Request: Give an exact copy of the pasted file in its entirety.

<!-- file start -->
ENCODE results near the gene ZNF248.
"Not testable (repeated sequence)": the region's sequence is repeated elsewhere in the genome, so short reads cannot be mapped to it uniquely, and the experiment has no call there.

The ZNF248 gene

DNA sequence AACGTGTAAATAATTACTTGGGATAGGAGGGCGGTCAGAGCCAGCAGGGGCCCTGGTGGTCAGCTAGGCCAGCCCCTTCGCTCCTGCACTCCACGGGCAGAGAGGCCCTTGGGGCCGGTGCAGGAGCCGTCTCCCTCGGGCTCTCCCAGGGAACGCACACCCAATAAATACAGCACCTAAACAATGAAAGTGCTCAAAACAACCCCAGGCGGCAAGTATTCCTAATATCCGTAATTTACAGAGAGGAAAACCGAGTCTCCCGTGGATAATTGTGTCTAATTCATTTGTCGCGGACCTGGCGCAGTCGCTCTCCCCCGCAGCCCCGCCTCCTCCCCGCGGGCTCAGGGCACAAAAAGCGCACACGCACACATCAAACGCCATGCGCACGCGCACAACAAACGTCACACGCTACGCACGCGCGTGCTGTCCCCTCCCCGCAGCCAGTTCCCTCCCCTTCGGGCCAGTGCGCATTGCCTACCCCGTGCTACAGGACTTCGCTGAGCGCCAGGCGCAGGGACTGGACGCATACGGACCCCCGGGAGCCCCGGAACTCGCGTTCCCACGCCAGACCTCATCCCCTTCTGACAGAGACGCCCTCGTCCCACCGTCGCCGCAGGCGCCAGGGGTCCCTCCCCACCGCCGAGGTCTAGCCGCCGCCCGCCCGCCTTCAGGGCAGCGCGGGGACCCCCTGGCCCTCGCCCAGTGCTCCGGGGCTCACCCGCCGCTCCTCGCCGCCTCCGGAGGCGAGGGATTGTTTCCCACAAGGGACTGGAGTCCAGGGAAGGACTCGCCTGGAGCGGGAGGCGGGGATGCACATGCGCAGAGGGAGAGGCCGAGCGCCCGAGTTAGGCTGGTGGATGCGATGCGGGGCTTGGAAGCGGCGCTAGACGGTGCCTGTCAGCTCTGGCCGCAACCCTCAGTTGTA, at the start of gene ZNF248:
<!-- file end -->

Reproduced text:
ENCODE results near the gene ZNF248.
"Not testable (repeated sequence)": the region's sequence is repeated elsewhere in the genome, so short reads cannot be mapped to it uniquely, and the experiment has no call there.

The ZNF248 gene

DNA sequence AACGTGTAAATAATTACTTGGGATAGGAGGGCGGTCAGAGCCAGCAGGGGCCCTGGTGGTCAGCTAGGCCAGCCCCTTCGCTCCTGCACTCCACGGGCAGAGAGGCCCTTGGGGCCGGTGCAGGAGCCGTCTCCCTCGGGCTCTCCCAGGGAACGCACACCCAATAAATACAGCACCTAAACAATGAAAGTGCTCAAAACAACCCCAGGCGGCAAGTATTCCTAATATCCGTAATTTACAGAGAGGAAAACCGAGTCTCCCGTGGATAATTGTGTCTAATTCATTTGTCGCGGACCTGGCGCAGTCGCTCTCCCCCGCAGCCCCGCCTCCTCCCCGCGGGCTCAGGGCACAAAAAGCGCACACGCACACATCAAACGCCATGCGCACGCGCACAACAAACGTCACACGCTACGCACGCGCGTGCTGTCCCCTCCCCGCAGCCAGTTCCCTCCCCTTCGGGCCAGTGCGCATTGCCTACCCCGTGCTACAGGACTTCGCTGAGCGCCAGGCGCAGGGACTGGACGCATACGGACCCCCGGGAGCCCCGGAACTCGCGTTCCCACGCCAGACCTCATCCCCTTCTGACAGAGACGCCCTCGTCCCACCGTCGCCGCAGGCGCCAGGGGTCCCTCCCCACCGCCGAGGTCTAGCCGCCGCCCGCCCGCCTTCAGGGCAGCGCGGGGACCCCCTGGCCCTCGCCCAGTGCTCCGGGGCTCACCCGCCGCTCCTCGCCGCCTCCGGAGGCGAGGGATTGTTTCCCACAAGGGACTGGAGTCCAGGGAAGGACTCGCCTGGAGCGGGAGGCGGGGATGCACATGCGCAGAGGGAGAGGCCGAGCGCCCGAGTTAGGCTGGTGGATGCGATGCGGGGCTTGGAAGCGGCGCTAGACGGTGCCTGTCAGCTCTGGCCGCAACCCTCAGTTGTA, at the start of gene ZNF248: